Article from For Liberty by Norm Leahy.

The Food and Drug Administration (FDA) has come under increased scrutiny into its processes and procedures for approving and guaranteeing the safety of drugs, medical devices, and a host of other consumers’ essentials.

The FDA’s’ regulatory reach is astounding, affecting a trillion dollars of goods purchased each year.

In normal times, when no pandemics threaten the public’s health and safety, we barely notice the FDA.

But the Agency’s early and largely bungled response to the coronavirus has exposed several long-term weaknesses inside its sprawling bureaucracy. It’s not from a lack of employees. As the Cato Institute’s Chris Edwards notes, “[t]otal FDA employment increased 79 percent from 2007 to 2019.”

A big portion of those new workers – 900, according to Edwards – were tasked with regulating tobacco.

Nor is it a lack of funding, which increased last year, and was slated to increase again this year.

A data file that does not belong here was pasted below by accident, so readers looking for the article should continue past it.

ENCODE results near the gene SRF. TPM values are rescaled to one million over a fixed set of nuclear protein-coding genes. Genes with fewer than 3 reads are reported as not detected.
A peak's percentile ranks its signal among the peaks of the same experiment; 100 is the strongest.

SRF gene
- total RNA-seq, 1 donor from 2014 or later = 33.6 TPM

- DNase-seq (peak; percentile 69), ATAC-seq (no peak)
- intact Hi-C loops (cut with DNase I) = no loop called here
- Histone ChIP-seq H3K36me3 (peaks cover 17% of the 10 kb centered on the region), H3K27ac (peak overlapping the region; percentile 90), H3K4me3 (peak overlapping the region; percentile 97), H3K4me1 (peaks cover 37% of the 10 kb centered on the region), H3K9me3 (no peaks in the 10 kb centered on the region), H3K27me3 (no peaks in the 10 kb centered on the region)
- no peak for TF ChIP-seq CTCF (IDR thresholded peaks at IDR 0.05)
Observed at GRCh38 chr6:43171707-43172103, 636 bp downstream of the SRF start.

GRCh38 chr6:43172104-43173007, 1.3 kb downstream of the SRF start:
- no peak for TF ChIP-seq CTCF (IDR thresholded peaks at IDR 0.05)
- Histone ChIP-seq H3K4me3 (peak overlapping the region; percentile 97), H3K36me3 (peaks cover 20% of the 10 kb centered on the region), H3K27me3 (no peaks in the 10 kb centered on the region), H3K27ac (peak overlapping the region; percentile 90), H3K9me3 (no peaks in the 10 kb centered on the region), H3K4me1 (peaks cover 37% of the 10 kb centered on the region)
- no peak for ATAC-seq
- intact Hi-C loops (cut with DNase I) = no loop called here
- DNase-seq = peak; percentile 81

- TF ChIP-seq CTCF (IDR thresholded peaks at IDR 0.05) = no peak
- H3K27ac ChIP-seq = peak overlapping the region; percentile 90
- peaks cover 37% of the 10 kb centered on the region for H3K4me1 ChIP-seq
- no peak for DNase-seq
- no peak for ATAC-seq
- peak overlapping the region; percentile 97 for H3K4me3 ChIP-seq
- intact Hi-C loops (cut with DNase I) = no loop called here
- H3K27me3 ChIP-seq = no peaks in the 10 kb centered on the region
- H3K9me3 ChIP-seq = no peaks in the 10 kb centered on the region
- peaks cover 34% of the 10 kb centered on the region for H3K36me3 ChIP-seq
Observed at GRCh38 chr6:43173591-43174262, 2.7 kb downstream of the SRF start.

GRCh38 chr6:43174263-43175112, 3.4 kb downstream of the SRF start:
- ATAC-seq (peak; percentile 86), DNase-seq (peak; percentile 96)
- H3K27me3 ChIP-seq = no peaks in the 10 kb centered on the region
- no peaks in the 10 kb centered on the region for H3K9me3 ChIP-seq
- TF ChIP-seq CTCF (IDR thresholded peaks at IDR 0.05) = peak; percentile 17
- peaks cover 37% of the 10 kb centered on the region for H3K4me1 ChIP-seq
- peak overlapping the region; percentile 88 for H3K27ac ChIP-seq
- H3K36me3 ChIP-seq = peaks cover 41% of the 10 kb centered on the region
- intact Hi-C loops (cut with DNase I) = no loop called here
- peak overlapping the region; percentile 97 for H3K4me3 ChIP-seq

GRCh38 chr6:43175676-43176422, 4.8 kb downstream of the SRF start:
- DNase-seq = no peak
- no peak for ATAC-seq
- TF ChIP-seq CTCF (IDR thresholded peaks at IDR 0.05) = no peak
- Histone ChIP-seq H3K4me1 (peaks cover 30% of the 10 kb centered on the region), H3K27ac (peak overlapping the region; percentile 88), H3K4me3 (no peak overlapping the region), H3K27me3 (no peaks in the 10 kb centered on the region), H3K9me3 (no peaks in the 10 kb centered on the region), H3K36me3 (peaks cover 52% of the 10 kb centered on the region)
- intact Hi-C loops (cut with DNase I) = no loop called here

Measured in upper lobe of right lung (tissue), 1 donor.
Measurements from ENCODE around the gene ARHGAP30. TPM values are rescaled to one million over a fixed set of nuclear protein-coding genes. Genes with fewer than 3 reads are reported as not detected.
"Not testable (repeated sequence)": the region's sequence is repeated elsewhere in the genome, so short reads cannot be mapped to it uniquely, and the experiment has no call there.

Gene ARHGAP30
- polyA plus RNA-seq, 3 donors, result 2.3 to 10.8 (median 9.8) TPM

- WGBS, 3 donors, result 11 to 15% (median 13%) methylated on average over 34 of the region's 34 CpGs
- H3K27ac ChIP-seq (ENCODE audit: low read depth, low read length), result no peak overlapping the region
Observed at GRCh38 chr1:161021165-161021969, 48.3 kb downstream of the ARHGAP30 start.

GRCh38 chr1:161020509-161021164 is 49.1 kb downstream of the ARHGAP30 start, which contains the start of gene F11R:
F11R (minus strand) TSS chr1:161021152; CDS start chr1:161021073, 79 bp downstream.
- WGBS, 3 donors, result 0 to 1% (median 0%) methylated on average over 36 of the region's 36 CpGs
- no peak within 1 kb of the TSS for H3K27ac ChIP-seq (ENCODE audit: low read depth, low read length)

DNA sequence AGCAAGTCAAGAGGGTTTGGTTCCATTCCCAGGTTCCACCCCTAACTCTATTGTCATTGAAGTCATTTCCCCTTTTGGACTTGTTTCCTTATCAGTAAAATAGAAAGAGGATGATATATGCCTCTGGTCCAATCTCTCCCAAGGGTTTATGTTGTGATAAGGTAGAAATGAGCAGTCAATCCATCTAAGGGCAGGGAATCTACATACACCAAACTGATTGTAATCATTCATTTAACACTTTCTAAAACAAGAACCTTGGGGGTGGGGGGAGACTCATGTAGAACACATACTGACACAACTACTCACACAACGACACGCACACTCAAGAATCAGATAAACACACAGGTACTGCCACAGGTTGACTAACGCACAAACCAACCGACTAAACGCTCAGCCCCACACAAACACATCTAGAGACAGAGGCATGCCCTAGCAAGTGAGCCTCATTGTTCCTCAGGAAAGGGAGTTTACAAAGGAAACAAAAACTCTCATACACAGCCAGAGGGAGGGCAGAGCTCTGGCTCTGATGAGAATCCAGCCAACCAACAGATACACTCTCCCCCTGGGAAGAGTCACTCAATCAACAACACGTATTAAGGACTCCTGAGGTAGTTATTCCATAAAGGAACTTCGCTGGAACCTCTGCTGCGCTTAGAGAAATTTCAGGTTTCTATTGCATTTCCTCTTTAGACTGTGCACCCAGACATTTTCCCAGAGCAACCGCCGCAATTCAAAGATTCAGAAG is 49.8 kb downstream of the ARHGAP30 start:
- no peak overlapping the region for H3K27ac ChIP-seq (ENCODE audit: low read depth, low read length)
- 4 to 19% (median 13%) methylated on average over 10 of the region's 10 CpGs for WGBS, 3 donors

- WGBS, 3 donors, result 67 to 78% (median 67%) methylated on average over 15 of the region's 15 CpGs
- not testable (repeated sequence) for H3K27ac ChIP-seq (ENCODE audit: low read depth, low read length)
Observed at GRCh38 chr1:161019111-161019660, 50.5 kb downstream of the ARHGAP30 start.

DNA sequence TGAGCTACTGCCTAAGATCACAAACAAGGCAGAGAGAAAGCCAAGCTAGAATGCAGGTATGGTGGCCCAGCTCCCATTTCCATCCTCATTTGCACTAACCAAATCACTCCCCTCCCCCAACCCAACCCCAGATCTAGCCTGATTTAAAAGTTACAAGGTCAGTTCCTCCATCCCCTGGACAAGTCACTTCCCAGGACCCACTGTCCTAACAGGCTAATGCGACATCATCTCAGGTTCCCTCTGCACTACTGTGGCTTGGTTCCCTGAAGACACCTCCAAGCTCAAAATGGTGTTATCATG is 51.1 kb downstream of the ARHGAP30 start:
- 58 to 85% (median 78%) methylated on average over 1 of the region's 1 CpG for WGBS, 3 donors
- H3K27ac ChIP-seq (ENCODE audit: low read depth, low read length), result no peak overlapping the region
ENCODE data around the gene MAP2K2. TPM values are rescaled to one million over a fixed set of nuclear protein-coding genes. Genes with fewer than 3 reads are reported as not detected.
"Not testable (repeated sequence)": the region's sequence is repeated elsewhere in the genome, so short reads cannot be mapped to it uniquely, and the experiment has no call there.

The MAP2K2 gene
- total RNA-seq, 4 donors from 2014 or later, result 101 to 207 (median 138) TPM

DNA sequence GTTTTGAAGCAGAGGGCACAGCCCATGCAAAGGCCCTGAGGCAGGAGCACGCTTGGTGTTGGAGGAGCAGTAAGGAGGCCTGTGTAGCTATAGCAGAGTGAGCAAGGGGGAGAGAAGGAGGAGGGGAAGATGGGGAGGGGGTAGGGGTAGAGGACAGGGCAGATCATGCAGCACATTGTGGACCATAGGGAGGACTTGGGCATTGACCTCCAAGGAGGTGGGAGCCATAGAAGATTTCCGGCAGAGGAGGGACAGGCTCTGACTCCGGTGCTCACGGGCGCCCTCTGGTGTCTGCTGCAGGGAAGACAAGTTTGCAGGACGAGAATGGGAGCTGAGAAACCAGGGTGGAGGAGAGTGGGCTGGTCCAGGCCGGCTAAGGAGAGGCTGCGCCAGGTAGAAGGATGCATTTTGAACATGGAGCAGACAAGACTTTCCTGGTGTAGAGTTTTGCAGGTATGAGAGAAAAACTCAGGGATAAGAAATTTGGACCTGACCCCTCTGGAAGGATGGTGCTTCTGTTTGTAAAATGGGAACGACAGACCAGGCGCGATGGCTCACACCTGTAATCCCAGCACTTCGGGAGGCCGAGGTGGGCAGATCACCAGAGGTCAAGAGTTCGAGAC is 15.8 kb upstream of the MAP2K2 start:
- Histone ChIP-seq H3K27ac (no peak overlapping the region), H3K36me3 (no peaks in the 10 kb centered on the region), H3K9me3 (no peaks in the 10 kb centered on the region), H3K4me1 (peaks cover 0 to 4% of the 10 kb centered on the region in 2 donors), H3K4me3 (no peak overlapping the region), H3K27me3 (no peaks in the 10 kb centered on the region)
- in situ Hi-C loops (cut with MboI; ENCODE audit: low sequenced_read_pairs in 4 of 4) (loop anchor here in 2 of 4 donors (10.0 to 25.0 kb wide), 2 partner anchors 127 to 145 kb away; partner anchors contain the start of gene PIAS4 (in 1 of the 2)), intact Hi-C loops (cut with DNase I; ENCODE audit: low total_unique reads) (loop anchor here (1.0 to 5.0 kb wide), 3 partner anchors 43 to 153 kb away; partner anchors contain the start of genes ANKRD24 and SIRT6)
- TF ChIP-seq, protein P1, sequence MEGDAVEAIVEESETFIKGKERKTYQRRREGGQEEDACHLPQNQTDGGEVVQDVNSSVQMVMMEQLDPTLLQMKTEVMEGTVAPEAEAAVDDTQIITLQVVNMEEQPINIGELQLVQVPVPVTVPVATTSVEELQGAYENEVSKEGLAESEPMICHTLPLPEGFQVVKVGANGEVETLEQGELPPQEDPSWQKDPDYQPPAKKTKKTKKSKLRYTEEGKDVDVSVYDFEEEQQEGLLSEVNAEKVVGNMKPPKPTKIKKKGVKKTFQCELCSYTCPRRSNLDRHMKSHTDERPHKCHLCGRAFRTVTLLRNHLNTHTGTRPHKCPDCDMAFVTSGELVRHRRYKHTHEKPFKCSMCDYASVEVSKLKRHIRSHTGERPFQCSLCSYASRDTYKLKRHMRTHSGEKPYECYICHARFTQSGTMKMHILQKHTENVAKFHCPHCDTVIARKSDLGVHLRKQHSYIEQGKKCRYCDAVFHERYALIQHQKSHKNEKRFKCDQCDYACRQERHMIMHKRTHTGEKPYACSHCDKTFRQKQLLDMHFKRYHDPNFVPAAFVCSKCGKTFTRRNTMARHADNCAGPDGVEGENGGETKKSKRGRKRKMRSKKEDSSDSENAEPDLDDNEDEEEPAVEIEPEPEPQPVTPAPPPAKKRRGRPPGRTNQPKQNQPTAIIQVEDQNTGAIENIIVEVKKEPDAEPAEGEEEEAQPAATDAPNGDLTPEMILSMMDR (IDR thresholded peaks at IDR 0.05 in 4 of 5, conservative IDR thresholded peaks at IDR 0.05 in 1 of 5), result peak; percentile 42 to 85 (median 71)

Instead, the FDA struggles in crisis situations are rooted in its culture. As Dr. Henry Miller, a former FDA scientist, wrote in Regulation Magazine, the Agency labors under “perverse incentives” that:

…yield a host of negative consequences for public welfare, ranging from disincentives for product research and development (and inflated costs for them), to significant threats to public health.

The American public is paying for those incentives right now. While the FDA has shed some of its bureaucratic baggage to more effectively assist – or at least stop interfering with – the wider coronavirus response effort, more will need to happen.

Just don’t expect Congress to lead the way in looking for answers or accountability. Instead, a House committee will be on the prowl for price gougers and profiteers.